This Article is From Dec 29, 2016

New Rule: Soon, Punishment For Holding More Than 10 Old Notes, Centre Clears Ordinance

Centre has cleared ordinance penalising possession of more than 10 old notes after March 31


  • Soon, penalty for having more than 10 old notes
  • Possession of old notes will only be permitted for purpose of research
  • Punishment for breaking proposed law yet to be finalised
New Delhi: It will be a crime to have more than 10 banned notes after Friday, under a new rule approved by the government. An ordinance or executive order was cleared by the cabinet on Wednesday and will be sent to the President for his sign-off. 500 and 1,000-rupee notes were banned by the government on November 8 in a massive anti-corruption move. Old notes can be deposited in banks till Friday, December 30. After that, only people who could not deposit their banned notes because of exceptional circumstances can do so, that too at the RBI or Reserve Bank of India.

Here's 10-point cheat sheet to the story:

  1. The maximum number of banned currency notes that anyone will be allowed to keep is 10.

  2. Those who couldn't deposit old notes because they were abroad, or in inaccessible areas or are in the military will be allowed to do so at the RBI.

  3. With this ordinance, Prime Minister Narendra Modi and his cabinet have ended the liability of the government and the central bank on the banned notes to prevent future litigation. Unless the liability ends, the RBI cannot turn away anyone carrying an old note.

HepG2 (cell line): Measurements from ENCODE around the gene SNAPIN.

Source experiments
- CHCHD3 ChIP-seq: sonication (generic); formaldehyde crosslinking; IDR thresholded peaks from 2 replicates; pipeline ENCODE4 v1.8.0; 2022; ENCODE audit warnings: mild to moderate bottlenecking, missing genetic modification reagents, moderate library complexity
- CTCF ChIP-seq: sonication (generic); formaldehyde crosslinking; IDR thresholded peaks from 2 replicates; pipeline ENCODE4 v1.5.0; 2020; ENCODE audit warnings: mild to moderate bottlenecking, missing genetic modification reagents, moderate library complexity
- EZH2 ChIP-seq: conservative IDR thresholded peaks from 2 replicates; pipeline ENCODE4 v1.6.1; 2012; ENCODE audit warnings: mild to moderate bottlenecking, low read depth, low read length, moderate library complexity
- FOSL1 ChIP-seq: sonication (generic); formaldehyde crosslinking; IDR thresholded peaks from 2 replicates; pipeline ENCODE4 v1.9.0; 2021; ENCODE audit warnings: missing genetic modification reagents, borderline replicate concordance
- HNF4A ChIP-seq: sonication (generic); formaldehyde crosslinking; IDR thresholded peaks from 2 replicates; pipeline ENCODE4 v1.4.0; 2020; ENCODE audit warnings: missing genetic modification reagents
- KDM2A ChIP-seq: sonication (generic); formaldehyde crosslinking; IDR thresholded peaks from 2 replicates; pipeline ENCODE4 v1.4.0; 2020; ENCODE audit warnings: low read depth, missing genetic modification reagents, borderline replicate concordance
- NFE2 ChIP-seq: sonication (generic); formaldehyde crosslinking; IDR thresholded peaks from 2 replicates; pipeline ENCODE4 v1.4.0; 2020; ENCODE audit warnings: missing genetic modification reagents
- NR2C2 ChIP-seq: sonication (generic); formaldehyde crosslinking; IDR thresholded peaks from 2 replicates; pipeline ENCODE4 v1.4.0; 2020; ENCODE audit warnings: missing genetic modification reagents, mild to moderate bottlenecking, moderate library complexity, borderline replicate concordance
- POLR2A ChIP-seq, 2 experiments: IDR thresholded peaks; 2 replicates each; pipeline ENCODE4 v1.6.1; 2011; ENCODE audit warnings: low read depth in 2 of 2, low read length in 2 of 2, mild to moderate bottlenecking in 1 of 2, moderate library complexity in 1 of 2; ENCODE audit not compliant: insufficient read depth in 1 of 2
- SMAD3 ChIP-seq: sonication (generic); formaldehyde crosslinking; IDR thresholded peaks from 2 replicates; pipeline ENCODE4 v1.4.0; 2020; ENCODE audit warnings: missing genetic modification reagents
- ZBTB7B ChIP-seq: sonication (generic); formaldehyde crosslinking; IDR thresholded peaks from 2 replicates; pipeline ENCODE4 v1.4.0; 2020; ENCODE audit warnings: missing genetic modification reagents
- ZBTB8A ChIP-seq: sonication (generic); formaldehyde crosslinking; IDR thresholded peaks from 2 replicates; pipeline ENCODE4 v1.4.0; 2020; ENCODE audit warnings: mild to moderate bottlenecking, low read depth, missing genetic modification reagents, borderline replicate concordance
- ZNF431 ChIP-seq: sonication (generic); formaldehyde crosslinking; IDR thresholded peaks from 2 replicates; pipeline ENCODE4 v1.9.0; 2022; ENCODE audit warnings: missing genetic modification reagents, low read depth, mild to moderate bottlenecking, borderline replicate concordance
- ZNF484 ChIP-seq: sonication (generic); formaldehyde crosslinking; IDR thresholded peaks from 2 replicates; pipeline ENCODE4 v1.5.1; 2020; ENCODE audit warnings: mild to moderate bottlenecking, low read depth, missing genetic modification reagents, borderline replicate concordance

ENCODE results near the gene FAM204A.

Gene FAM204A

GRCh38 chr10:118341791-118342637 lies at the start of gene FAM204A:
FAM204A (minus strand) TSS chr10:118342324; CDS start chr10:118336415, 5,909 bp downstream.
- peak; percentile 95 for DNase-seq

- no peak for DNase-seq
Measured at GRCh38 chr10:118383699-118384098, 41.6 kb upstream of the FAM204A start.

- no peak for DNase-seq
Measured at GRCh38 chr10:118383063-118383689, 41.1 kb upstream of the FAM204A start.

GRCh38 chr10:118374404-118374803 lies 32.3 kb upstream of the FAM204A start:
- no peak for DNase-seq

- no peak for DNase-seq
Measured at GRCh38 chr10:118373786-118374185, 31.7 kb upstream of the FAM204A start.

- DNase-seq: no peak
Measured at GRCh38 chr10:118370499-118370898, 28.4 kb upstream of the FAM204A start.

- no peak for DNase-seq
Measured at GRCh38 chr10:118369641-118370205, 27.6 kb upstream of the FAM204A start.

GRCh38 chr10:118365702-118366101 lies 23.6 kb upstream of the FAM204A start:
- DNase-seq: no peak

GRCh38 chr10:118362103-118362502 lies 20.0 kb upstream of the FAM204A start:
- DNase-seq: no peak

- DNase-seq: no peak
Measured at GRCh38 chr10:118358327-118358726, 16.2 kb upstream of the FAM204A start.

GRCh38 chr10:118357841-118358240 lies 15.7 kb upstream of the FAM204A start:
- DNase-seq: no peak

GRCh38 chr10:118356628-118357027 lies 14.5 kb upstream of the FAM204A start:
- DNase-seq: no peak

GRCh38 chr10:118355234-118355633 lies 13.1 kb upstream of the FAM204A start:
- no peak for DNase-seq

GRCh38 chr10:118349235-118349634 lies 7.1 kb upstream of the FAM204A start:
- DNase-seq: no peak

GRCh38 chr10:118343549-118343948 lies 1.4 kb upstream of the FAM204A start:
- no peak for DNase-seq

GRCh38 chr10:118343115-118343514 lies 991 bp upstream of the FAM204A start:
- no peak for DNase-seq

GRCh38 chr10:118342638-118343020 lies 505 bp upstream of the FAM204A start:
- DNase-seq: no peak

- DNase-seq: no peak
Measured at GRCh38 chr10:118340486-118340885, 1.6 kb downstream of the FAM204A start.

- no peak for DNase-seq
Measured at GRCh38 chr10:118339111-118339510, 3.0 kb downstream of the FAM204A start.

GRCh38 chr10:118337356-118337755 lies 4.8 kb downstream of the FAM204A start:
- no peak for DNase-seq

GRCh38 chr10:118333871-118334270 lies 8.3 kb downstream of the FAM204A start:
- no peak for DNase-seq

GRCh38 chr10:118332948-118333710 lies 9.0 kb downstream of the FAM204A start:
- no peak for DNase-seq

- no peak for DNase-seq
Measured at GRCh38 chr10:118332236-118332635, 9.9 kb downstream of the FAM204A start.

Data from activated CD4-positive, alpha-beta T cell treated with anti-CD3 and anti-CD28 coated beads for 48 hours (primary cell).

4. There may be a fine of at least 50,000 rupees or five times the amount caught -- whichever is higher. A magistrate will hear cases involving violation and decide on the punishment.

  5. PM Modi has said the notes ban will help bring crores in black or unaccounted money back into the system.

  6. The government's move took out 86 per cent of the money in circulation.

  7. According to the RBI, more than 13 lakh crores in old notes has already returned to the system as deposits.

  8. People with undeclared money in old notes will have a one-time window to deposit their undeclared money in banned notes and pay 50 per cent in tax and penalty.

  9. But anyone caught by the taxman will have to pay almost 90 per cent of the amount they have, says the government. 

  10. After the government restricted the amount of money that people could deposit or exchange without scrutiny at banks and post offices after the notes ban, many people with undeclared cash reportedly burned old notes, offered them in temples and some even threw them in rivers.